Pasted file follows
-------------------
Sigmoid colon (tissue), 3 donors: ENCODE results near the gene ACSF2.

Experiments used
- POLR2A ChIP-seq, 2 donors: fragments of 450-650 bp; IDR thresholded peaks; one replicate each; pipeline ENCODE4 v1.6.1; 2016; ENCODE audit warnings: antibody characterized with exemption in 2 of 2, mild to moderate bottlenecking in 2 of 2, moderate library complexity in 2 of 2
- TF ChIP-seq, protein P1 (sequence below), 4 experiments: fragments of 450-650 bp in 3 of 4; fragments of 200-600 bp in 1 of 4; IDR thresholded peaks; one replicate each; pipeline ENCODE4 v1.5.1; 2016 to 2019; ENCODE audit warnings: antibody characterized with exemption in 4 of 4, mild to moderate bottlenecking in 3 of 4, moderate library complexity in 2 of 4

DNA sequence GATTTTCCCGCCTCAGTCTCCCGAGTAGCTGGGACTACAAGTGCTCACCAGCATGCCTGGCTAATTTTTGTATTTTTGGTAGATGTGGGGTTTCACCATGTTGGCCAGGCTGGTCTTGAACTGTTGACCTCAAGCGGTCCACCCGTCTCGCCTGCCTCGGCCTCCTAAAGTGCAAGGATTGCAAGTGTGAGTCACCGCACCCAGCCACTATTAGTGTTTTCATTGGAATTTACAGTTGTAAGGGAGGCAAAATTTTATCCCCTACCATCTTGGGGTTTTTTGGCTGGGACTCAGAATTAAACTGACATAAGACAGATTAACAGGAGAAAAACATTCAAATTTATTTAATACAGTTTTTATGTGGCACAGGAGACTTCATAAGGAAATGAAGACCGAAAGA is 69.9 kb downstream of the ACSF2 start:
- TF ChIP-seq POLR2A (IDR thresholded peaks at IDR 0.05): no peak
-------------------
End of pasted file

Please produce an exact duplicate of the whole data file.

Sigmoid colon (tissue), 3 donors: ENCODE results near the gene ACSF2.

Experiments used
- POLR2A ChIP-seq, 2 donors: fragments of 450-650 bp; IDR thresholded peaks; one replicate each; pipeline ENCODE4 v1.6.1; 2016; ENCODE audit warnings: antibody characterized with exemption in 2 of 2, mild to moderate bottlenecking in 2 of 2, moderate library complexity in 2 of 2
- TF ChIP-seq, protein P1 (sequence below), 4 experiments: fragments of 450-650 bp in 3 of 4; fragments of 200-600 bp in 1 of 4; IDR thresholded peaks; one replicate each; pipeline ENCODE4 v1.5.1; 2016 to 2019; ENCODE audit warnings: antibody characterized with exemption in 4 of 4, mild to moderate bottlenecking in 3 of 4, moderate library complexity in 2 of 4

DNA sequence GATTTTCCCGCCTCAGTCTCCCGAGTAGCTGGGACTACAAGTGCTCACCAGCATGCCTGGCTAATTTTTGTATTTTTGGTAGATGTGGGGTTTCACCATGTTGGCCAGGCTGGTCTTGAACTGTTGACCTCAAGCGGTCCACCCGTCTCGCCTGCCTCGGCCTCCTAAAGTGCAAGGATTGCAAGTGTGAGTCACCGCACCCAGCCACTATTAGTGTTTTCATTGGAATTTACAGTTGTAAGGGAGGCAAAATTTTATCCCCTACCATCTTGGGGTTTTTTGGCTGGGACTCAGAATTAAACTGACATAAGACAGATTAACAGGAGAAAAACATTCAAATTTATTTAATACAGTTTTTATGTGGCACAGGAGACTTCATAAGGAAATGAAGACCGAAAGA is 69.9 kb downstream of the ACSF2 start:
- TF ChIP-seq POLR2A (IDR thresholded peaks at IDR 0.05): no peak